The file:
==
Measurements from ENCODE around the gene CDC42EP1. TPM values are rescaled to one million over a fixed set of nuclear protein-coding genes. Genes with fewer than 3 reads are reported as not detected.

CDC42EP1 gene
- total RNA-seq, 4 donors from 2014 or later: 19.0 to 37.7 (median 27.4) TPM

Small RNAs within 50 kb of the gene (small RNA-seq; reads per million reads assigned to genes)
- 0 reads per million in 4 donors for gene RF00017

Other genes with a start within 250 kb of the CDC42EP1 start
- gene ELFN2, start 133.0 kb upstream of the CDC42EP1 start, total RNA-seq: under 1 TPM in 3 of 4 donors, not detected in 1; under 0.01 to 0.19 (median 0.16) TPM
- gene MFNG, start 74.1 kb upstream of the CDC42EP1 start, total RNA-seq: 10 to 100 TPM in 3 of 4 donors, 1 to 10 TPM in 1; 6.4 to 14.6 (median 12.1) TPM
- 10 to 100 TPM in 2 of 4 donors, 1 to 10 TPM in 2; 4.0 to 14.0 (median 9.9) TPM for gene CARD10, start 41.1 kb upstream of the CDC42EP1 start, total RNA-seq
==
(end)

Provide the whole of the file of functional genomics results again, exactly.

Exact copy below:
Measurements from ENCODE around the gene CDC42EP1. TPM values are rescaled to one million over a fixed set of nuclear protein-coding genes. Genes with fewer than 3 reads are reported as not detected.

CDC42EP1 gene
- total RNA-seq, 4 donors from 2014 or later: 19.0 to 37.7 (median 27.4) TPM

Small RNAs within 50 kb of the gene (small RNA-seq; reads per million reads assigned to genes)
- 0 reads per million in 4 donors for gene RF00017

Other genes with a start within 250 kb of the CDC42EP1 start
- gene ELFN2, start 133.0 kb upstream of the CDC42EP1 start, total RNA-seq: under 1 TPM in 3 of 4 donors, not detected in 1; under 0.01 to 0.19 (median 0.16) TPM
- gene MFNG, start 74.1 kb upstream of the CDC42EP1 start, total RNA-seq: 10 to 100 TPM in 3 of 4 donors, 1 to 10 TPM in 1; 6.4 to 14.6 (median 12.1) TPM
- 10 to 100 TPM in 2 of 4 donors, 1 to 10 TPM in 2; 4.0 to 14.0 (median 9.9) TPM for gene CARD10, start 41.1 kb upstream of the CDC42EP1 start, total RNA-seq